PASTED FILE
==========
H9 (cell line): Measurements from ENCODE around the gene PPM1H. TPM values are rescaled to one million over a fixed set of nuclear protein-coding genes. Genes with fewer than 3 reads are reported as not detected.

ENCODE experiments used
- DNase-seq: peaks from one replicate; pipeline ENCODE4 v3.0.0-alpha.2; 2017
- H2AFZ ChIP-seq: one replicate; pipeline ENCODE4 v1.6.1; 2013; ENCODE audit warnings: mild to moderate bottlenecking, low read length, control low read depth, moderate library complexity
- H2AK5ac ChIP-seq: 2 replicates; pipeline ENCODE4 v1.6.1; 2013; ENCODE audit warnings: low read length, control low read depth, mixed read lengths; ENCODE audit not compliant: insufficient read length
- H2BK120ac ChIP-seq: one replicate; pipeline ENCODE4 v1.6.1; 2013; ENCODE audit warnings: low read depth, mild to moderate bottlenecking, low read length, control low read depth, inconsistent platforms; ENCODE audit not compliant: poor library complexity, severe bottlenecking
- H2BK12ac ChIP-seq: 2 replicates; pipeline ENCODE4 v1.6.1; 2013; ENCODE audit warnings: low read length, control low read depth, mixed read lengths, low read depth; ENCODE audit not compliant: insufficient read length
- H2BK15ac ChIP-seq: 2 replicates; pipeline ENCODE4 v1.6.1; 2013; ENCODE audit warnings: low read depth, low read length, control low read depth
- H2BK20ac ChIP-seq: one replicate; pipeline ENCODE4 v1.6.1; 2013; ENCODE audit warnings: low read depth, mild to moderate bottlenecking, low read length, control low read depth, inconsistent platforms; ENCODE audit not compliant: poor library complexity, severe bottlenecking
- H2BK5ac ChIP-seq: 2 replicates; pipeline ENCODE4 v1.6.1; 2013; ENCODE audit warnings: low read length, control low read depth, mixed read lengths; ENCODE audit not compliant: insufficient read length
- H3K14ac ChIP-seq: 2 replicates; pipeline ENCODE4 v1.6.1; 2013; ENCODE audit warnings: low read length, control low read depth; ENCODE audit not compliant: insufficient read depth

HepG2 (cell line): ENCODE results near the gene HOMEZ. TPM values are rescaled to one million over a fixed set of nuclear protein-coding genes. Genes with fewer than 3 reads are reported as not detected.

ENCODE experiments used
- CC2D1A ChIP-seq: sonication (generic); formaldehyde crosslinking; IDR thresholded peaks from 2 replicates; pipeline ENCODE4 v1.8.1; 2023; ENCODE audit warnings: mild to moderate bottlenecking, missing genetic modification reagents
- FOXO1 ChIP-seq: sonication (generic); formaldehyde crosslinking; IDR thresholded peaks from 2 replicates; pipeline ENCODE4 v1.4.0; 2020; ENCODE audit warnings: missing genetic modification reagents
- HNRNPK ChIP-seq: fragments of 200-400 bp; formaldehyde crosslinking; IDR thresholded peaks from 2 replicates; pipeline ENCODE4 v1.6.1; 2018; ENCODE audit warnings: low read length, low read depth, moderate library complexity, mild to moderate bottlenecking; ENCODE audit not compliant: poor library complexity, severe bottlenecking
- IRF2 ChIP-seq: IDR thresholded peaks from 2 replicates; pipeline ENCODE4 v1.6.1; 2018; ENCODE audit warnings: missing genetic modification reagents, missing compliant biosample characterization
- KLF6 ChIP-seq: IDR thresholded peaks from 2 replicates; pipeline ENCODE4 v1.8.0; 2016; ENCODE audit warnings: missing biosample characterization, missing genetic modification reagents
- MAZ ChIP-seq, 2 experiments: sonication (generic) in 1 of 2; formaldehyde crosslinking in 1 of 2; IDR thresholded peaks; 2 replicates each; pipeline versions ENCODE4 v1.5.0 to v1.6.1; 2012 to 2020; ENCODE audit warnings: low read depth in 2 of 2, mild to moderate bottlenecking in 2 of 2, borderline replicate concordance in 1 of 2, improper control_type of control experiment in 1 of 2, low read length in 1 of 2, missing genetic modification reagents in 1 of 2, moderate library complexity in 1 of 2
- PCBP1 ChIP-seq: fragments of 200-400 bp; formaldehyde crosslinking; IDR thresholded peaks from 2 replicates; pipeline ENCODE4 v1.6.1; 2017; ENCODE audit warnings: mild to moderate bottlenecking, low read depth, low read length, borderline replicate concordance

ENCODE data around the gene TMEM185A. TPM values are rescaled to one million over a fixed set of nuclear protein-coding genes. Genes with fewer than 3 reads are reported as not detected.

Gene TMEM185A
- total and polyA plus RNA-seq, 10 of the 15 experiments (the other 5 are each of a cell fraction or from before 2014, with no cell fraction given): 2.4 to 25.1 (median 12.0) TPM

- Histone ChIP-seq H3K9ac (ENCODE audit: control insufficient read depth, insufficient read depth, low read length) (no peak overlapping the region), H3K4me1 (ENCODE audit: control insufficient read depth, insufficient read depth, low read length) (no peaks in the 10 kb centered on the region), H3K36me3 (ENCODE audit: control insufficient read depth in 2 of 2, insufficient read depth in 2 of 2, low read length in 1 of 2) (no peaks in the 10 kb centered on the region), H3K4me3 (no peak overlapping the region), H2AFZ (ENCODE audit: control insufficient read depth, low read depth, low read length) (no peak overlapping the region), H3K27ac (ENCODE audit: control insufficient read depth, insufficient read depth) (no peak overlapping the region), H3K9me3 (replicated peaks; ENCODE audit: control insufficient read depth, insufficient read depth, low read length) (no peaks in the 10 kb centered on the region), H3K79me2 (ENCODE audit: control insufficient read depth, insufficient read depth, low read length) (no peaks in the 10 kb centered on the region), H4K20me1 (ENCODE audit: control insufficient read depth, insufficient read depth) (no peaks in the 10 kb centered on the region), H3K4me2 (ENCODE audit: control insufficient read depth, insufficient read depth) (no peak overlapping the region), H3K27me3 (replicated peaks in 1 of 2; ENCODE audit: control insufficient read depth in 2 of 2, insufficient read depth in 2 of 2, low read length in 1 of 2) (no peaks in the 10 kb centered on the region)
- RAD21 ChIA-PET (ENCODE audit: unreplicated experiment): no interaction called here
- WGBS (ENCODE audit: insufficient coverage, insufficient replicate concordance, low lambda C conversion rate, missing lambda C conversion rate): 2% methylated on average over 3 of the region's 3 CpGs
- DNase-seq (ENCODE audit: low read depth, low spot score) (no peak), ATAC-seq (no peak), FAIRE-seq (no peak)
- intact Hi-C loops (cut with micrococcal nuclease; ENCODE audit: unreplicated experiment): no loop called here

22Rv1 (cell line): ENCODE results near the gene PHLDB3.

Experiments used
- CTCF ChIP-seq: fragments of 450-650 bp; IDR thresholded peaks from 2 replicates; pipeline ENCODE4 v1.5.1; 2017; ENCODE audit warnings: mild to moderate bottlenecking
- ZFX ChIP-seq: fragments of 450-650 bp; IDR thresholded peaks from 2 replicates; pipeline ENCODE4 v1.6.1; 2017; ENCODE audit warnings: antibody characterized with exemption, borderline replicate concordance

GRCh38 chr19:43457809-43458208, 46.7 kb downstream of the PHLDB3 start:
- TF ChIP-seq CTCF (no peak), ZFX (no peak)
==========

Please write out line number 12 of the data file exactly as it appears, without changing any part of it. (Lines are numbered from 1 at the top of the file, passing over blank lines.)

HepG2 (cell line): ENCODE results near the gene HOMEZ. TPM values are rescaled to one million over a fixed set of nuclear protein-coding genes. Genes with fewer than 3 reads are reported as not detected.